const inputRef = createRef();

  function onSubmitFn(event) {

    // API call to save the todo would happen here.
    setTodos([...todos, inputRef.current.value]);

    inputRef.current.value = "";

  return (
        {, i) => {
          return (<li key={i}>{todo}</li>);

      <TodoForm inputRef={inputRef} onSubmitFn={onSubmitFn} />

import React from "react";

export default function TodoForm({ inputRef, onSubmitFn }) {
  return (
    <form onSubmit={onSubmitFn}>
      <input ref={inputRef} placeholder="Enter Todo" />
      <button type="submit" >Add</button>

Click through the tabs on top to see more files.

Was Hotwire worth it?

It was not for me. It felt like trying to put a square peg into a round hole. For example, it took me way too long to figure out how to reset the form after submit and focus on input box.

The reactive approach that React/Vue use is superior in my opinion to the procedural approach. This might be my ignorance talking, but I can’t imagine building something like ToolWall’s Artboard with just Stimulus.js. For apps where the complexity of maintaining a separate frontend app isn’t worth it...perhaps. But if I want to build the next Stripe or ToolWall, I wouldn’t pick it.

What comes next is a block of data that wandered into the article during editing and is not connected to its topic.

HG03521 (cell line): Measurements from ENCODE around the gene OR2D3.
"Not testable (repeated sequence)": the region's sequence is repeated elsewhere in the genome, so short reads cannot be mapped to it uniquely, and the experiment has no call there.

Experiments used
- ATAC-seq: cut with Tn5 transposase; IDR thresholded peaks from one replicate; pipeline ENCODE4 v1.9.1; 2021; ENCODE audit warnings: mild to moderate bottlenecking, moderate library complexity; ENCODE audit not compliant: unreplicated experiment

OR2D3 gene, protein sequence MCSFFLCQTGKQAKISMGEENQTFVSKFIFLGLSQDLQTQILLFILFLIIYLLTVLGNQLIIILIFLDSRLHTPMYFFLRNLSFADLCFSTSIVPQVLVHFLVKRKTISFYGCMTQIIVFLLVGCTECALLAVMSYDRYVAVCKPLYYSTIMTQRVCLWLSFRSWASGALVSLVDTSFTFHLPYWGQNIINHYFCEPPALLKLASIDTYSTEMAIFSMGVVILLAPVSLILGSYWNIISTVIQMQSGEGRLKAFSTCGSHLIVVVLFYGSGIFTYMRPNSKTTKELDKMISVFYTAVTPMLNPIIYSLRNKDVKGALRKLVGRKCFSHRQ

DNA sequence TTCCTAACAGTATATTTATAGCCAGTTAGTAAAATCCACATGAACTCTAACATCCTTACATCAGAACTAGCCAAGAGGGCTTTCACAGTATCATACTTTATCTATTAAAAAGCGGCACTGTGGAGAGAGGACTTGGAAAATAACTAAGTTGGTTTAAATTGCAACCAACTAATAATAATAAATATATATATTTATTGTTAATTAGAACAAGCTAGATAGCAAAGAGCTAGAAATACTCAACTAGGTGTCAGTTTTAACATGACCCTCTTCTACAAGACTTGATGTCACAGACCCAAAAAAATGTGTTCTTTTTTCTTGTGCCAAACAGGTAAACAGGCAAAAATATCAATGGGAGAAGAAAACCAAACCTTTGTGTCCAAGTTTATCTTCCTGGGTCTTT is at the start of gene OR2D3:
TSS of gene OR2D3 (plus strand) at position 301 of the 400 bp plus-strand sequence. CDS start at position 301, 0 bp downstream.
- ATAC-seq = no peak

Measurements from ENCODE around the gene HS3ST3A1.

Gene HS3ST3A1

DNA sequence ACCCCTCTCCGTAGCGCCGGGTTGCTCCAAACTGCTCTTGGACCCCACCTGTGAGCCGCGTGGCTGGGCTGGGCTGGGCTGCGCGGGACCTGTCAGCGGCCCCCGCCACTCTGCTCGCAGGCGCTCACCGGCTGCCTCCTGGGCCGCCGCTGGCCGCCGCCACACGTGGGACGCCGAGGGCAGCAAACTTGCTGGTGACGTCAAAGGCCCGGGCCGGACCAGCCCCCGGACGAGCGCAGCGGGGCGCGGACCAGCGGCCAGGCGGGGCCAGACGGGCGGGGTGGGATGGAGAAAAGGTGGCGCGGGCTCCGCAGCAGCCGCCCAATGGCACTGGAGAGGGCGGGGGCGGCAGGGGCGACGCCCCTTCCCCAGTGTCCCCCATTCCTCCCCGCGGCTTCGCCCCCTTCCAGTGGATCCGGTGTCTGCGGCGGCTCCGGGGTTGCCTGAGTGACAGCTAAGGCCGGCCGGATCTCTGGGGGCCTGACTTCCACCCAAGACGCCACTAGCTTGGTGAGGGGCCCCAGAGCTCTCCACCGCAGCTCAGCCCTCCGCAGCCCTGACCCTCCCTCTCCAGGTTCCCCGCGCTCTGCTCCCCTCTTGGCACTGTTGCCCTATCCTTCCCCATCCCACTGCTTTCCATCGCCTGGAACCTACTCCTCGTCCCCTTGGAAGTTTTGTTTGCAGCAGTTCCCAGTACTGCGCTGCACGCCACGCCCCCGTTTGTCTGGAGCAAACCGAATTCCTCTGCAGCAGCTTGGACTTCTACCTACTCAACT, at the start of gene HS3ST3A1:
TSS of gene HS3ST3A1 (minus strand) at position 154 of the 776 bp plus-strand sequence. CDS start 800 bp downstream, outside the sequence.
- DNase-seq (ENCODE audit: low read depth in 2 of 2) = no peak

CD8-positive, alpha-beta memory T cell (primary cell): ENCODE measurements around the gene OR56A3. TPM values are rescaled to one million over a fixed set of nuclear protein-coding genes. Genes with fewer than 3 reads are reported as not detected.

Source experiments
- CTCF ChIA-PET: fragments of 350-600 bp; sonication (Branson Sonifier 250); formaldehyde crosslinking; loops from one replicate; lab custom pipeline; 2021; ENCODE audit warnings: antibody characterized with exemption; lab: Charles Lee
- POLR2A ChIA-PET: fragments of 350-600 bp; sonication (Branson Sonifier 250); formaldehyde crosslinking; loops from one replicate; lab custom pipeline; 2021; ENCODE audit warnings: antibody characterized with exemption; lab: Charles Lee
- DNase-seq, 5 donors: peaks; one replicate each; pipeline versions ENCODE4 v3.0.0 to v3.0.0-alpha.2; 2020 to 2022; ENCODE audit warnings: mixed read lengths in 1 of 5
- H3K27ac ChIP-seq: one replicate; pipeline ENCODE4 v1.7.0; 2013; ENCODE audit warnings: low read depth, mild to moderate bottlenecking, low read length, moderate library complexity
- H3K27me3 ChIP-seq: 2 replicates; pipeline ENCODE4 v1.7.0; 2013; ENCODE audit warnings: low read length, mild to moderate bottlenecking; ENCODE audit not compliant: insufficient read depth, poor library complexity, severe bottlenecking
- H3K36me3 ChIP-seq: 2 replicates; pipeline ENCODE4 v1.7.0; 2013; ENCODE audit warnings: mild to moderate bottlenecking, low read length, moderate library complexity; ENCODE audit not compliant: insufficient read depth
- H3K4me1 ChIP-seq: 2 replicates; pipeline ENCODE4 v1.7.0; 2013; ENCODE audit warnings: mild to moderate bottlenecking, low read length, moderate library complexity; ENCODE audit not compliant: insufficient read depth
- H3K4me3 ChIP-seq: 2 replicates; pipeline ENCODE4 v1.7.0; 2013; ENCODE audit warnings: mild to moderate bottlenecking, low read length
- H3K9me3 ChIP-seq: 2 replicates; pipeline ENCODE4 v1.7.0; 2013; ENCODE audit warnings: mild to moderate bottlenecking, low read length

Hotwire is maintained by Basecamp and powers, so I don't imagine it going away anytime soon. That said, as you can expect for a newish library, the documentation is a work in progress. The best part of using something like React/Vue is someone, somewhere has run the same problem you're encountering and has found a solution for it.

On a not technical note, most web related developer job posts I have seen ask for some kind of frontend experience. I'd say learning new technologies that increases the job propects is better time spent. More importantly after learning Hotwire I didn't experience any mindshifts like I originally did with Rails.


Of course, I recommend you make your own decision. Here are some resources to help you get started.

Next Steps

I'd love to hear your thoughts. Please email [email protected]. If you're looking for organization of your physical space, please consider ToolWall.